After hanging up, we decided to take a break from reality and turned on the TV.   Appropriately, or not depending on how you want to look at it, an episode of House happened to be on.  It dawned on me that maybe Chris would be upset by the similar plotline, but when I asked if he wanted to change the channel, he declined and I didn’t argue with the decision.  For some reason, watching a random fictional character sit in a hospital bed dying of an unknown disease brought a sense of comfort into the room.

About an hour after breaking the news to us, the doctor came back in and explained the implications of his abnormal blood results, specifically the low hemoglobin (red blood cells) count, the high white cell count, and the low platelet (clotting factor) count. At this point, his immediate concern was the lack of a sufficient amount of platelets in his blood which could lead to internal bleeding. He announced that the quickest way to check for such bleeding was to perform a rectal exam. Whew, this was my out!

I told Chris I would give him some privacy while the doctor did the exam; help him preserve some of his dignity. He started to tell me it was okay to stay, but I hauled ass out of the room so quickly, he didn’t have the opportunity to get his entire thought out.  In reality, my own freak-out was bubbling at the surface, and while I was doing a great job of concealing it, I really needed a few minutes alone to lose my cool persona.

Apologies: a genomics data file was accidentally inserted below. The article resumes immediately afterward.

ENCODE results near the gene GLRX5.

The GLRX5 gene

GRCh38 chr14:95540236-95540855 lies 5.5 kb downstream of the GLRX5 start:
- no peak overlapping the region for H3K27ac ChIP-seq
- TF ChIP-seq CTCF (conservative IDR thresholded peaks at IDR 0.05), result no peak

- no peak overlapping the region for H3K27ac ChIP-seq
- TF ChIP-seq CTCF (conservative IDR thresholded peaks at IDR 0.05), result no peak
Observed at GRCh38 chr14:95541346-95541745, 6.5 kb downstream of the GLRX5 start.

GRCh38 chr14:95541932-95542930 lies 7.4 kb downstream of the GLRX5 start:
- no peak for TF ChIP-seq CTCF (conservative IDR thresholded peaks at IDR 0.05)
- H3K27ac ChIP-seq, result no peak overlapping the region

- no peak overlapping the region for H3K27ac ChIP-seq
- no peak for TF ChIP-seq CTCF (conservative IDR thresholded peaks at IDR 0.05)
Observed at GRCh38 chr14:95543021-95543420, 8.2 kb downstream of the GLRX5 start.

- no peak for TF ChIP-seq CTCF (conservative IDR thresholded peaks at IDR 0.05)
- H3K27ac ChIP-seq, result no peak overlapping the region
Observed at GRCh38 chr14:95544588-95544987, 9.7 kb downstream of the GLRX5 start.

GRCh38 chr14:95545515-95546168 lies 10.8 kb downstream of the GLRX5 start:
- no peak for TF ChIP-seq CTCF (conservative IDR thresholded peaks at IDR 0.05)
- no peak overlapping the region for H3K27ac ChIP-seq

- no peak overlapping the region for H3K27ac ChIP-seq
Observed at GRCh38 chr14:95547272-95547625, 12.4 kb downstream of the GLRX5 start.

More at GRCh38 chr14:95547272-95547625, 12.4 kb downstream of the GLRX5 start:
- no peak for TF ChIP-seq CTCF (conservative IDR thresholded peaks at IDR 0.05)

I didn’t even make it through the doors of the ER before breaking down and crying hysterically. I managed to make it out of the exam room, and really hope that as Chris was rolling onto his side to get his initiation into the world of rectal-violation, he didn’t see the plastered smile on my face melt into a grimace.  I was a hop, skip, and a jump away from the ER lobby door when the oldest couple in the entire Colonial Capital got between me and sweet freedom. Considering I was holding my breath in an effort to stave off hysteria and violent hiccups, I just about shoved the two of them out of the way. Surprisingly, the old man’s peripheral vision, processing speed, and reaction time were on-point, as he quickly ushered his Golden Years’ mistress to the side just as the door’s automatic sensor kicked in. I slipped by Mother and Father Time, took two giant leaps through the lobby, and was outside where I could fall apart without the fear of my claustrophobia kicking in too.

I got outside, lit a cigarette, and called my mommy – I don’t typically refer to her as this, but I was definitely having an “I need my mommy!” moment. By this point I was so far gone I was hyper-ventilating, which is not very productive when you’re trying to simultaneously suck out all the nicotine you possibly can with each drag AND initiate a phone call. Given the fact that my anxiety had a stronghold on my diaphragm making talking nearly impossible, when my mom picked up the phone she only knew it was me on the other end by the sobs she heard. She instantly went into mom-saves-the-day mode, “What’s wrong, sweetie?”